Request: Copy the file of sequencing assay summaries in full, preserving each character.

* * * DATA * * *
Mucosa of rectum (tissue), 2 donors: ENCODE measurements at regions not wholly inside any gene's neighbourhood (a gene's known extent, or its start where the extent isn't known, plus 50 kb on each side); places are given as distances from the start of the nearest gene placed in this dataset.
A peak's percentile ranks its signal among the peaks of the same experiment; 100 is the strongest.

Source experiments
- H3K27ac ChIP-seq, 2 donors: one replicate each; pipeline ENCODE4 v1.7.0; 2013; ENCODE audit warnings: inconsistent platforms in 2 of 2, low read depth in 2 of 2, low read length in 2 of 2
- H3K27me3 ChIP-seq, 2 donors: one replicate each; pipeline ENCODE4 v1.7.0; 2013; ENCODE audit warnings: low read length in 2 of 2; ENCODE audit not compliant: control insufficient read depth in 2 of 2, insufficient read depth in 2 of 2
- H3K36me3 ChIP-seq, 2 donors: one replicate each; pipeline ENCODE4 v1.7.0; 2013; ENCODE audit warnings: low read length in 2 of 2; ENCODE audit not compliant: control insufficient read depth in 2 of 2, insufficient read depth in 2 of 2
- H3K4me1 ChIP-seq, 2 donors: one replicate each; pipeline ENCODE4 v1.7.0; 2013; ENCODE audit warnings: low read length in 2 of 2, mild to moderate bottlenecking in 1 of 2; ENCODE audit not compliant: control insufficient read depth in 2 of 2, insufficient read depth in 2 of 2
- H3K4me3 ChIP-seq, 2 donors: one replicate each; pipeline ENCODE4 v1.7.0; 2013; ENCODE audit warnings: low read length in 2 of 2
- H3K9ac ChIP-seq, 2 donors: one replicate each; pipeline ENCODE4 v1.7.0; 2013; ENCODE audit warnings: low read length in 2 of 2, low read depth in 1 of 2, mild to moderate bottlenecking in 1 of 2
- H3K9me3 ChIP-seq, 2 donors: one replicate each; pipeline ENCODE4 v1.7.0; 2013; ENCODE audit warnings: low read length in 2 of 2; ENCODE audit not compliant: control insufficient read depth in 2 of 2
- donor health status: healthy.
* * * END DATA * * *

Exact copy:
Mucosa of rectum (tissue), 2 donors: ENCODE measurements at regions not wholly inside any gene's neighbourhood (a gene's known extent, or its start where the extent isn't known, plus 50 kb on each side); places are given as distances from the start of the nearest gene placed in this dataset.
A peak's percentile ranks its signal among the peaks of the same experiment; 100 is the strongest.

Source experiments
- H3K27ac ChIP-seq, 2 donors: one replicate each; pipeline ENCODE4 v1.7.0; 2013; ENCODE audit warnings: inconsistent platforms in 2 of 2, low read depth in 2 of 2, low read length in 2 of 2
- H3K27me3 ChIP-seq, 2 donors: one replicate each; pipeline ENCODE4 v1.7.0; 2013; ENCODE audit warnings: low read length in 2 of 2; ENCODE audit not compliant: control insufficient read depth in 2 of 2, insufficient read depth in 2 of 2
- H3K36me3 ChIP-seq, 2 donors: one replicate each; pipeline ENCODE4 v1.7.0; 2013; ENCODE audit warnings: low read length in 2 of 2; ENCODE audit not compliant: control insufficient read depth in 2 of 2, insufficient read depth in 2 of 2
- H3K4me1 ChIP-seq, 2 donors: one replicate each; pipeline ENCODE4 v1.7.0; 2013; ENCODE audit warnings: low read length in 2 of 2, mild to moderate bottlenecking in 1 of 2; ENCODE audit not compliant: control insufficient read depth in 2 of 2, insufficient read depth in 2 of 2
- H3K4me3 ChIP-seq, 2 donors: one replicate each; pipeline ENCODE4 v1.7.0; 2013; ENCODE audit warnings: low read length in 2 of 2
- H3K9ac ChIP-seq, 2 donors: one replicate each; pipeline ENCODE4 v1.7.0; 2013; ENCODE audit warnings: low read length in 2 of 2, low read depth in 1 of 2, mild to moderate bottlenecking in 1 of 2
- H3K9me3 ChIP-seq, 2 donors: one replicate each; pipeline ENCODE4 v1.7.0; 2013; ENCODE audit warnings: low read length in 2 of 2; ENCODE audit not compliant: control insufficient read depth in 2 of 2
- donor health status: healthy.